-Don’t Stop the Carnival

Ancient Mysteries by Peter James and Nick Thorpe
The Book of Dzyan edited by Tim Maroney
Caesar’s Gallic Wars I-IV
Carnage at Christhaven from the Chrysostom Society
Great American Folklore
Independence Day by Dean Devlin, Roland Emmerich and Stephen Molstad
The Legacy of Heorot by Larry Niven, Jerry Pournelle and Steven Barnes
The Pendtragon Chronicles
Portable Steinbeck
Post Reader of Civil War Stories
QPB Treasury of North American Folktales
Scroll of Thoth edited by Richard L. Tierney
Seven Masterpieces of Gothic Horror
The Weird Wide Web by Erfert Fenton and David Pogue

-Blood Thirst by JM Dillard
-Deep Domain by Howard Weinstein
-The Entropy Effect by Vonda McIntyre
-Final Frontier by Diane Carey
-Memory Prime by Gar and Judith Reeves-Stevens
-The Voyage Home by Vonda McIntyre

-Attack of the Clones by RA Salvatore
-The Black Fleet Crisis by Michael P. Kube-McDowell
-Children of the Jedi by Barbara Hambly
-The Corellian Trilogy by Roger MacBride Allen
-The crystal Star by Vonda McIntyre
-Dark Tide by Michael A. Stackpole
-Darksaber by Kevin J. Anderson
-The Phantom Menace by Terry Brooks
-The Planet of Twilight by Barbara Hambly
-Rogue Planet by Greg Bear
-The Truce at Bakura by Kathy Tyers
-Vector Prime by RA Salvatore
-X-Wing The Bacta War by Michael A. Stackpole
-X-Wing Iron Fist by Aaron Allston
-X-Wing The Krytos Trap by Michael A. Stackpole
-X-Wing Solo Command by Aaron Allston
-X-Wing Wedge’s Gamble by Michael A. Stackpole
-X-Wing Wraith Squadron by Aaron Allston

-Beyond Sanctuary by Janet Morris
-Beyond the Veil by Janet Morris
-Beyond Wizardwall by Janet Morris
-The Price of Victory edited by Robert Lynn Aspirin and Lynn Abbey

-Anti-Bodies by Kevin J. Anderson
-Fight the Future by Elizabeth Hand
-Ground Zero by Kevin J. Anderson
-Ruins by Kevin J. Anderson


THE CRAZIES (remake)
SHAFT (remake)

Sunday, October 11, 2015


After the Printer's Row show in Chicago this year, there were a few Rooster Republic and StrangeHouse books left over. Rather than ship them back to the publishers, I offered to try to sell them at Flashback Weekend and Days of the Dead. Unfortunately, it turns out that I can't get into Days of the Dead as a seller. I'm told there's not even a waiting list for the show. So I'm going to sell them here if I can. What follows is a list of books I'm selling, some on my own behalf, some on behalf of the publishers. If you see anything you like, contact me in the comments or on Facebook or Twitter or wherever you follow me. If all else fails, contact tabardinnedgewoodent@yahoo.com. If you're buying one of my books, let me know if/how you want it inscribed.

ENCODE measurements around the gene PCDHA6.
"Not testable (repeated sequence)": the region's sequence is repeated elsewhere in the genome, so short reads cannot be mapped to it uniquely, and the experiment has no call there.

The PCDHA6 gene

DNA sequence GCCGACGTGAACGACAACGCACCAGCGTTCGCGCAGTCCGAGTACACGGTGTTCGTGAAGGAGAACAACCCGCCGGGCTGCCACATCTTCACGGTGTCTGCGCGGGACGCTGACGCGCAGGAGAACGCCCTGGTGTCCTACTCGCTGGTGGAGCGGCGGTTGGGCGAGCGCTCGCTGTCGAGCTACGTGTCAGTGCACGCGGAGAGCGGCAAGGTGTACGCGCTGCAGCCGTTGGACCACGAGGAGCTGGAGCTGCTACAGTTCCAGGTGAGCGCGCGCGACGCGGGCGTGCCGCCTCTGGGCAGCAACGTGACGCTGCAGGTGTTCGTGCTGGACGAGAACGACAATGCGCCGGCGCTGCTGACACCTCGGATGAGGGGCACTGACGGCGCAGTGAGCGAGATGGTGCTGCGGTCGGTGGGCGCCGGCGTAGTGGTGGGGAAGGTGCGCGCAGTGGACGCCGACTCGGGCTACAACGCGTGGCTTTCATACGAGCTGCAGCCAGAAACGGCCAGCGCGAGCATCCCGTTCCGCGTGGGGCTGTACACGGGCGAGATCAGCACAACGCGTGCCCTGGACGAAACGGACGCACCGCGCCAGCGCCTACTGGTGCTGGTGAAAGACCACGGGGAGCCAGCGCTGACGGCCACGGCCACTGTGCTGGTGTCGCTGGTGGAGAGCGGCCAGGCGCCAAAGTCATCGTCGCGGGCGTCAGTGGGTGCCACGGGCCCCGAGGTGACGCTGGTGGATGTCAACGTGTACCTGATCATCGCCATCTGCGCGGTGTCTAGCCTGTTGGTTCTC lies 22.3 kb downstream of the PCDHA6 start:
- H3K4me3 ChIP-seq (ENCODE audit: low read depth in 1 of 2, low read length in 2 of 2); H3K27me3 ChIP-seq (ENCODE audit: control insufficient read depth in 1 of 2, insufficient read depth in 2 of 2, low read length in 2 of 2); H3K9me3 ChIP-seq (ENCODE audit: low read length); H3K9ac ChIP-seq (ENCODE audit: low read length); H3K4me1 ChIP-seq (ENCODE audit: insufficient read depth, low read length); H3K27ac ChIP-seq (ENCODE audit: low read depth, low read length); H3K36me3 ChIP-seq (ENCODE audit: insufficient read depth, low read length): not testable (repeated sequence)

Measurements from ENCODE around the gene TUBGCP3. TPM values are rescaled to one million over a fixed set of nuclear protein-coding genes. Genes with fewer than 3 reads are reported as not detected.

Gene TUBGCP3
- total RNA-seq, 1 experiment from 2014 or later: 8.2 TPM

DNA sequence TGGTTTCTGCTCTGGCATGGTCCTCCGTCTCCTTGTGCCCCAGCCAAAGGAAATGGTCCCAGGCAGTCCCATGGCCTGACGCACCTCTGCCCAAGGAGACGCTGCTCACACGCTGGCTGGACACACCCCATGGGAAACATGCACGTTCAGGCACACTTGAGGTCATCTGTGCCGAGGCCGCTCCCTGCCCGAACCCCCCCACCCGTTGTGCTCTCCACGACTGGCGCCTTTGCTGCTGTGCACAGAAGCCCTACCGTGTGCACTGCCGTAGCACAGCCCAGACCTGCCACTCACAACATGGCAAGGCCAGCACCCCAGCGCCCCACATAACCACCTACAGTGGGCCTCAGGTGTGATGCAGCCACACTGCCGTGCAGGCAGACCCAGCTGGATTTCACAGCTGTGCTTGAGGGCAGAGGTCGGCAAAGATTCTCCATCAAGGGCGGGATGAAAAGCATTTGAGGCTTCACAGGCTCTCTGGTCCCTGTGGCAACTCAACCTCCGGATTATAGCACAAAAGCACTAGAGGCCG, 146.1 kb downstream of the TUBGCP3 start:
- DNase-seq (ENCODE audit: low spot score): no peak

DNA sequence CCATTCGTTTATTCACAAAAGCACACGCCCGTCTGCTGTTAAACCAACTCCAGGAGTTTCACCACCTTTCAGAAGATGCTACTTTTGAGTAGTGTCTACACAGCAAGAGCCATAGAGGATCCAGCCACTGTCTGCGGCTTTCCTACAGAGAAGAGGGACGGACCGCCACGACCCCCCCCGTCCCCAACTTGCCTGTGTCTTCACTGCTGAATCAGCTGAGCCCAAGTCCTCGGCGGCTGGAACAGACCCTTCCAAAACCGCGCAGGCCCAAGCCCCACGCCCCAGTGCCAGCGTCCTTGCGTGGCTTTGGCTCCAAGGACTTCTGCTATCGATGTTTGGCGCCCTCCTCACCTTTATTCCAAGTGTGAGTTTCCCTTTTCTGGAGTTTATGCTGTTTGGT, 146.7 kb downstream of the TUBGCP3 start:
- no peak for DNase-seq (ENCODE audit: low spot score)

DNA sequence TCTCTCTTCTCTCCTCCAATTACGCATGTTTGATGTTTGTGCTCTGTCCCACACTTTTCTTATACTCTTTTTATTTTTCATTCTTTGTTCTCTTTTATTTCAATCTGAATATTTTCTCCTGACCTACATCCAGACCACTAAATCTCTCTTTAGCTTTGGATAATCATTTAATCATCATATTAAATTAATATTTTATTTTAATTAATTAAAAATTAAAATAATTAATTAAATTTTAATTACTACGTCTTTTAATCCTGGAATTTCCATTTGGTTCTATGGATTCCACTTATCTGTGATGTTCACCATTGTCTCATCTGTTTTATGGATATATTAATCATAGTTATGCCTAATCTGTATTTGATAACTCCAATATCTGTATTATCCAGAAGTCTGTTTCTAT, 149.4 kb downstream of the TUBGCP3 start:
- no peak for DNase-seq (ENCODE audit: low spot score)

-5 copies of TALES OF QUESTIONABLE TASTE by John Bruni

-2 copies of POOR BASTARDS AND RICH FUCKS by John Bruni


-1 copy of THE FARROWING by Jesse Wheeler

-1 copy of STRANGER DANGER by Kevin Strange and Danger_Slater (these are signed by Danger! Plus, this is no longer a StrangeHouse Book. This is going to be a collector's item!)


-1 copy of I AM GENGHIS CUM by Violet LeVoit (because I got a second copy by being a part of the Fungasm crowdsourcing thing)

To sweeten the pot, I'm offering the usual convention deal: each book is $10, or 3 for $25. If you live close enough to me to pick them up yourself, that's it. If I'm shipping these out to you, add a dollar for each book you want. Cool?

Friday, September 18, 2015



Whoo-boy. Where do I start with this book? If capitalism could have a wet dream, it would be ATLAS SHRUGGED. It is insane and outlandish and unreasonable. But it is also entertaining. I tend to enjoy Ayn Rand's work despite her best efforts. That's an odd thing to say, I know, but I'll try to break it down.

First, the things I liked: I really appreciate how well Rand gets corporations nailed down. If you ask someone who lives the corporate lifestyle a direct question, you will always get a long, rambling, meaningless answer, even if it's a yes or no question. No one wants to make any decisions because if they're wrong, they'll be blamed. Culpability is certainly shifted around constantly in this book until it nails some poor guy who didn't really have much to do with whatever went wrong. It's also like these corporate swine can't hold a decent conversation with intelligent people. There are quite a few instances of Dagny talking with someone, and it's like there are two conversations happening. Dagny asks direct questions, and the other person will ramble on about their life story, or whatever. They just have this narrative in their head that they have to get out, and poor Dagny gets stuck listening to it. I really identify with this kind of dialogue because I deal with it constantly every day at work.